• USS Kittiwake — After years of hard work and a collective community effort, the 77-metres/251-foot ex-submarine rescue ship, the USS Kittwake was sunk just off Seven Mile Beach on 5 January 2011. Lying near the Sand Chute dive site, the vessel is already accumulating marine life and, with intact contours and interior, is an underwater photographer’s dream.  Cayman Islands Wreck 
  • Ghost Mountain — A lone pinnacle, ghost mountain is so named simply because you can't see it from the mooring ball and it “appears” from the blue as you approach. The lush pinnacle has masses of gorgonians and concentrated color. At 36 metres/110 feet, there’s a gorgonian-crowded cavern that goes all the way through the base.  
  • Eenie, Meenie, Miney, Mo — A brand new site that is part of the Dive 365 program (an ongoing project to develop and maintain 365 separate moorings so divers have new, beautiful choice every day of the year), this is destined to be a classic. It consists of four overgrown pinnacles sitting off the East End wall and you simply can't see it all on one dive.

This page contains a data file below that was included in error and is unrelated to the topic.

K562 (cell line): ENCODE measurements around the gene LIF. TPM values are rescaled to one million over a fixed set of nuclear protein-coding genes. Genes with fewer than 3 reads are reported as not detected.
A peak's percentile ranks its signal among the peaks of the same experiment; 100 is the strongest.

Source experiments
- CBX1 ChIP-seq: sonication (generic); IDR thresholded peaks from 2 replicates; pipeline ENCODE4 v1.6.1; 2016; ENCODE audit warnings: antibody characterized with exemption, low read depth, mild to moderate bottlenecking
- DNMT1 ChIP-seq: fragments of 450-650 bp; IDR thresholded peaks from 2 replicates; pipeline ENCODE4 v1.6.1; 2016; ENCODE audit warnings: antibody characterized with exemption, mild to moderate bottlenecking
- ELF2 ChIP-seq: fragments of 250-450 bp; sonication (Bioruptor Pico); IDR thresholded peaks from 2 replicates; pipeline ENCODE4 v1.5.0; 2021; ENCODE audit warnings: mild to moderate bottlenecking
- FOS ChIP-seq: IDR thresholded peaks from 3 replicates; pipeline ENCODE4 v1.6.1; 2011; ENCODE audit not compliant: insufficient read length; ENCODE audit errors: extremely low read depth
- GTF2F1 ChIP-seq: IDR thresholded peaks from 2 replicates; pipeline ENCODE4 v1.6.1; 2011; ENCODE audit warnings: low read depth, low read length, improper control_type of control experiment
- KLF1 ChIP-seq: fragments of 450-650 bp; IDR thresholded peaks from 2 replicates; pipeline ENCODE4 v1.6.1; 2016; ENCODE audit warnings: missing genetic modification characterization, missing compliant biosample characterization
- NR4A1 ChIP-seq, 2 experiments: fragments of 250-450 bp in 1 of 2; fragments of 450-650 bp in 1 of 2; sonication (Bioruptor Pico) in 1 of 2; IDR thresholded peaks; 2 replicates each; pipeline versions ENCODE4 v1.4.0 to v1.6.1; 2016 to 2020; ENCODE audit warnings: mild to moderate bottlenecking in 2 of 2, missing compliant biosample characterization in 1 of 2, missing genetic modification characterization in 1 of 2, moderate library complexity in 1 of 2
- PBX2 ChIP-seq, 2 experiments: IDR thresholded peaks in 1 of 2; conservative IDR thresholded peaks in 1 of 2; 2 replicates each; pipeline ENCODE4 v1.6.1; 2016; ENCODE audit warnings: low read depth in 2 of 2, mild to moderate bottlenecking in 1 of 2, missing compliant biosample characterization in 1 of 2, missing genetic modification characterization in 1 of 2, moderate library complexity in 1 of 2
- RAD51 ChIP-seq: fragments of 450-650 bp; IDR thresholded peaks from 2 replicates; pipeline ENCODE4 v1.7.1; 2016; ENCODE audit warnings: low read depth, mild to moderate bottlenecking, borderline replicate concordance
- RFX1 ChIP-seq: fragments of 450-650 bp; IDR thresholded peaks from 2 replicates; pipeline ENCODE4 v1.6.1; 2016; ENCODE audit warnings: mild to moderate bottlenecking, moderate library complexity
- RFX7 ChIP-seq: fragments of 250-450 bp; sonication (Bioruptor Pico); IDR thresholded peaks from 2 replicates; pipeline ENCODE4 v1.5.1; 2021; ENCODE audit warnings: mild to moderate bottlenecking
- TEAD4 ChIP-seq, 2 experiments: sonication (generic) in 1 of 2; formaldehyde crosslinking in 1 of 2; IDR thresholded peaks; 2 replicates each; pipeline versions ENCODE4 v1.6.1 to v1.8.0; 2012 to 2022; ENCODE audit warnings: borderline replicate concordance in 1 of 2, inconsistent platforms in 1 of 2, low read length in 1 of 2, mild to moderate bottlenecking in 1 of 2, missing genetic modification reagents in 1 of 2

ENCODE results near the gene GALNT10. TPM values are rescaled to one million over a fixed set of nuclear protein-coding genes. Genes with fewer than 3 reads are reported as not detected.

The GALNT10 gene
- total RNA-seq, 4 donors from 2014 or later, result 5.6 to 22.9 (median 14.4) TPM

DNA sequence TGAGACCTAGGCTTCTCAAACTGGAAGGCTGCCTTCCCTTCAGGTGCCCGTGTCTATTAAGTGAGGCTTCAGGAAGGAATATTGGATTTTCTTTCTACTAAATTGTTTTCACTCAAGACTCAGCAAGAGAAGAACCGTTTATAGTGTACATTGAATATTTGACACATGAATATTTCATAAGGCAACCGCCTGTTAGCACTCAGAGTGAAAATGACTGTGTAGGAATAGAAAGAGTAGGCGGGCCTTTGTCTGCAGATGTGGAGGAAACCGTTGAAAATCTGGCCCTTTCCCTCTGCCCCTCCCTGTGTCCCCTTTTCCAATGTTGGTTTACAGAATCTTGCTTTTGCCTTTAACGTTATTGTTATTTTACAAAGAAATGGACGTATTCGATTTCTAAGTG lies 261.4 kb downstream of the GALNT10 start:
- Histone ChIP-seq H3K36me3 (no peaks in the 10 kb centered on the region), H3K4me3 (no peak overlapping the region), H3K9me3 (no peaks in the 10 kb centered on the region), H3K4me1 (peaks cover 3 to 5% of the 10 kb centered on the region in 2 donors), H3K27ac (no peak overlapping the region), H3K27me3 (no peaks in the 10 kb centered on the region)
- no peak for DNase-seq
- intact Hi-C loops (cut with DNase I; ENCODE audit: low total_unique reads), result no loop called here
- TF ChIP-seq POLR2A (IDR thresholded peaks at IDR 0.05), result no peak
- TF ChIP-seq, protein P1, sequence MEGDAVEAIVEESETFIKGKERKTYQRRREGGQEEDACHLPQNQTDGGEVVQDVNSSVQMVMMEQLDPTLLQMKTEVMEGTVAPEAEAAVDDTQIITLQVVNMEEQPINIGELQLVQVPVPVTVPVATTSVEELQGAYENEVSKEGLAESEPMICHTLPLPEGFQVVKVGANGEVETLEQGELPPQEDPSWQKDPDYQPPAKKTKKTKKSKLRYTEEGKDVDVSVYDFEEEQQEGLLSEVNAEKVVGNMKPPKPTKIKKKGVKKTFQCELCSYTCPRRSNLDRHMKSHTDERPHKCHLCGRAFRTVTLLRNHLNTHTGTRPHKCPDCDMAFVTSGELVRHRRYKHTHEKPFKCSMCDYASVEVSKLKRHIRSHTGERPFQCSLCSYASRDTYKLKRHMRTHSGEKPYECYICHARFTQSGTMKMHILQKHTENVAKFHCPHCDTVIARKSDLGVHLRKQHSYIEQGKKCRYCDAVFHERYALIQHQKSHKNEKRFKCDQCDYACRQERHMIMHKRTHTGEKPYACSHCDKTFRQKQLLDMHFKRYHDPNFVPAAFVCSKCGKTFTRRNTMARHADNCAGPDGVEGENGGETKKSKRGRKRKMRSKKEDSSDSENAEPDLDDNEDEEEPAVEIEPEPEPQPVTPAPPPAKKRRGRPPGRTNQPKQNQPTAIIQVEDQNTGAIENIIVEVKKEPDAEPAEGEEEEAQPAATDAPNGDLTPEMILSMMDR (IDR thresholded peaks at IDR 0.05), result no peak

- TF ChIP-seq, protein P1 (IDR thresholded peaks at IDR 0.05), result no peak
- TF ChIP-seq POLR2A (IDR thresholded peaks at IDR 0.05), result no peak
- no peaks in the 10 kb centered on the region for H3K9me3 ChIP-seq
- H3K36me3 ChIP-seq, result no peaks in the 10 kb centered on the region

• Snapper Hole — Best in August and September, millions of silversides pack into the swimthroughs and caverns of this fairly shallow East End site. Tarpon, bar jacks, black jacks and other predators gorge themselves on this mercurial buffet. 
  • Amphritrite — The 2.7 metre-/9.0 foot-tall mermaid statue sits just off PADI Five Star Instructor Development Dive Resort Sunset House in 12 metres/40 feet of water. This bronze statue almost always has a gray angelfish or two flitting about and a resident moray that lives under the base. Makes for a unique photo op and can be a shore dive. 
  • Hammerhead Hill — On the North Wall, this site drops almost straight into the abyss. Spotted eagle rays, hammerheads (in the cooler months), sea turtles and lots of other creatures make this section vibrant with marine life. 
  • Sandbar — This is a snorkel, but certainly one you won't want to miss. Arrive at dawn when the 120 or so resident southern stingrays circle the shallow sand bank (1-3 metres/3-8 feet deep) like a squadron of stealthy fighter jets. This is an unforgettable experience but don't forget your camera.  

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Little Cayman offers an amazing, world-class wall dive experience that will exceed your expectations through an entire week of diving. Between the wall itself and the shallow coral gardens along the top, you'll never want to get out of the water.  

  • Randy’s Gazebo — Everybody has their favorite section of the wall, but Randy’s Gazebo seems to show up on all the lists. Photographers favor shooting the arch at about 24 metres/80 feet while just about everybody else loves the swim-through chimney.